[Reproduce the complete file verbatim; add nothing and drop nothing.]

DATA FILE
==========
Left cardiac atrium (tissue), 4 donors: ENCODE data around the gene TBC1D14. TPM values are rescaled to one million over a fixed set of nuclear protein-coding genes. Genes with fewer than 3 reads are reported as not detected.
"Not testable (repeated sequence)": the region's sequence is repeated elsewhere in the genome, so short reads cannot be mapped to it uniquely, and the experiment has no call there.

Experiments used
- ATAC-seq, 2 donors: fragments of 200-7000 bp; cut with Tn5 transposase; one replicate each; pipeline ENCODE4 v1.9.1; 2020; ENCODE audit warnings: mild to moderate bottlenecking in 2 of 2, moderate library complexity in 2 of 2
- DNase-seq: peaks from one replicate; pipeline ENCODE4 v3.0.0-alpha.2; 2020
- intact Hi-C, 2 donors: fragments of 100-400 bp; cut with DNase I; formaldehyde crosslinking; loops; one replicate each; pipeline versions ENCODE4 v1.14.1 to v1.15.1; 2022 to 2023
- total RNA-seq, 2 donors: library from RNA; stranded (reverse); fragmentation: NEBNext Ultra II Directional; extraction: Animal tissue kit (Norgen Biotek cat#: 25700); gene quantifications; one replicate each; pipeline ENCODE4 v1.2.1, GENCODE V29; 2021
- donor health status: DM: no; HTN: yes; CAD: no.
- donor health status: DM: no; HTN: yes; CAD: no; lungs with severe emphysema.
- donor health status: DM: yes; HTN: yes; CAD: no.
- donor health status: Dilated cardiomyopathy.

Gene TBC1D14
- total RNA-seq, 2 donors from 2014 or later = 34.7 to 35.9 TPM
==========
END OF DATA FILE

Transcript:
Left cardiac atrium (tissue), 4 donors: ENCODE data around the gene TBC1D14. TPM values are rescaled to one million over a fixed set of nuclear protein-coding genes. Genes with fewer than 3 reads are reported as not detected.
"Not testable (repeated sequence)": the region's sequence is repeated elsewhere in the genome, so short reads cannot be mapped to it uniquely, and the experiment has no call there.

Experiments used
- ATAC-seq, 2 donors: fragments of 200-7000 bp; cut with Tn5 transposase; one replicate each; pipeline ENCODE4 v1.9.1; 2020; ENCODE audit warnings: mild to moderate bottlenecking in 2 of 2, moderate library complexity in 2 of 2
- DNase-seq: peaks from one replicate; pipeline ENCODE4 v3.0.0-alpha.2; 2020
- intact Hi-C, 2 donors: fragments of 100-400 bp; cut with DNase I; formaldehyde crosslinking; loops; one replicate each; pipeline versions ENCODE4 v1.14.1 to v1.15.1; 2022 to 2023
- total RNA-seq, 2 donors: library from RNA; stranded (reverse); fragmentation: NEBNext Ultra II Directional; extraction: Animal tissue kit (Norgen Biotek cat#: 25700); gene quantifications; one replicate each; pipeline ENCODE4 v1.2.1, GENCODE V29; 2021
- donor health status: DM: no; HTN: yes; CAD: no.
- donor health status: DM: no; HTN: yes; CAD: no; lungs with severe emphysema.
- donor health status: DM: yes; HTN: yes; CAD: no.
- donor health status: Dilated cardiomyopathy.

Gene TBC1D14
- total RNA-seq, 2 donors from 2014 or later = 34.7 to 35.9 TPM